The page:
Chan Wang likes to talk.
In a sunny classroom at Bishop Seabury Academy, she’s chatting with some friends, asking questions about their families — holding court with five other students from different countries, plus their teacher, Cris Bryan, who has had them each bring in favorite pop songs with English lyrics, for practice.
Chan, who sometimes goes by Coco, what she calls her fun American name, talks about learning Spanish from other friends she’s made in her time between Spring Hill, Lawrence and her native China. She doesn’t know how to write any of it, but, between laughter and questions about pronunciation, she says confidently, “‘¿Cómo estás?’ That’s something I know!”
Bishop Seabury, a private sixth- through 12th-grade school, currently has nine international students. The school refers to them as “international” rather than “exchange” or “English as a second language” (though they’re that, too) because Seabury’s approach is a little different from that of most public schools. They hope to keep these nine students until they graduate. Rather than a relatively short-term engagement with local host families, Seabury’s international students often stay with extended biological family in the U.S. in lieu of attending secondary school in their home countries. Many — if not most — also hope to go to university in the U.S. Gregarious, inquisitive and confident, Chan wants to go to Kansas University and study education.
Public school exchange students
The Lawrence public school district currently has seven foreign-exchange students: four at Lawrence High School and three at Free State High School. They’ll stay with local host families for a year. These students are from Mexico, Italy and South Korea (one each), and four are from Germany.
Ibrahim Iskanadrani is a sophomore from Saudi Arabia also in Bryan’s Friday afternoon ESL class. He lives with his older brother and sister in Lawrence, whom he came to visit in 2010. He said his father told him then that it was best for him to stay and learn English well before college, unlike his siblings, who struggled with it more at a later age. He likes American school, he said, because teachers are more patient — they “always explain wisely” — and there are more extracurricular activities.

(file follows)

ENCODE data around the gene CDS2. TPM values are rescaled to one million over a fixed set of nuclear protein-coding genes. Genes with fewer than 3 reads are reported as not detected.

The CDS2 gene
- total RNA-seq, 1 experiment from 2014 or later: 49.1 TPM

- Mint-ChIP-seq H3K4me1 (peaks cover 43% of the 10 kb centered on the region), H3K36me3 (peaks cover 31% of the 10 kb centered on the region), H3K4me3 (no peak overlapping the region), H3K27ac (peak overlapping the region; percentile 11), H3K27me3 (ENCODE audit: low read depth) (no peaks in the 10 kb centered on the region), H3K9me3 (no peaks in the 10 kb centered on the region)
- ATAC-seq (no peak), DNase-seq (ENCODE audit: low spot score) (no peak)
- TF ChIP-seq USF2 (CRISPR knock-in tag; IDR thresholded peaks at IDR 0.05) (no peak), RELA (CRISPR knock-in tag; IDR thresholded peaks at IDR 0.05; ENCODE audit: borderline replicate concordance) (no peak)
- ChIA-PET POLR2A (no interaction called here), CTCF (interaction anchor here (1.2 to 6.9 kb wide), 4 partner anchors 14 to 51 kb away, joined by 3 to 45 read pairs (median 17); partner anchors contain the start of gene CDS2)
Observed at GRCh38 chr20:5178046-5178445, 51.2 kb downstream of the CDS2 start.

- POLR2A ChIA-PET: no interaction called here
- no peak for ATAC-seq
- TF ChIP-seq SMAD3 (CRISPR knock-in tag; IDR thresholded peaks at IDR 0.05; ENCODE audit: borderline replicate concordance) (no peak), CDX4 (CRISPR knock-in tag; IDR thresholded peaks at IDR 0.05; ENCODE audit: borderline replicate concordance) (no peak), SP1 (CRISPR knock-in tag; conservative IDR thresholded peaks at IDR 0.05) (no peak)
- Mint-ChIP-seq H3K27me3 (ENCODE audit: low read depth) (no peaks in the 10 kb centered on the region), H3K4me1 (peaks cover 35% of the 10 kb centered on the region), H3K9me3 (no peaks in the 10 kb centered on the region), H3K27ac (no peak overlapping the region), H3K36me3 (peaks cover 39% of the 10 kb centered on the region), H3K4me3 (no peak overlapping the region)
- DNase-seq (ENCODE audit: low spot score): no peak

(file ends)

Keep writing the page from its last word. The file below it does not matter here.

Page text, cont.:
Han “Gray” G, another Seabury ESL student from China (“G” is the closest transliteration of her first name), says that American school is also easier. There’s not as much rote memorization and emphasis on testing all the time. Gray, who lives with her uncle, sat in Bryan’s class with her math textbook close by, talking about how her schooling here is a lot less stressful than back home, so she feels it’s easier to really learn.
But learning a new language — while simultaneously learning other subjects in a new language — isn’t so easy. Gray and Chan emphatically agree that the best subjects at Seabury are math and art. “Is that because the language barrier isn’t so hard?” Bryan asks.
Gray and Chan pause to wonder, with Ha “Ellie” Cho, who is from South Korea, also thinking it over. Yeah, they agree, probably.
Gray also agrees it can be hard not to want to speak in her native language with those around who know it, like Chan. And Ellie has her extended family in Lawrence to speak Korean with.
Ibrahim has another take, though; he says he gains English through TV shows, movies and just the strong desire to make American friends. Ellie says Seabury has become a family for her and that support has really helped her grow.
“It’s hard in the beginning,” Chan adds. “But you just practice to get more comfortable.”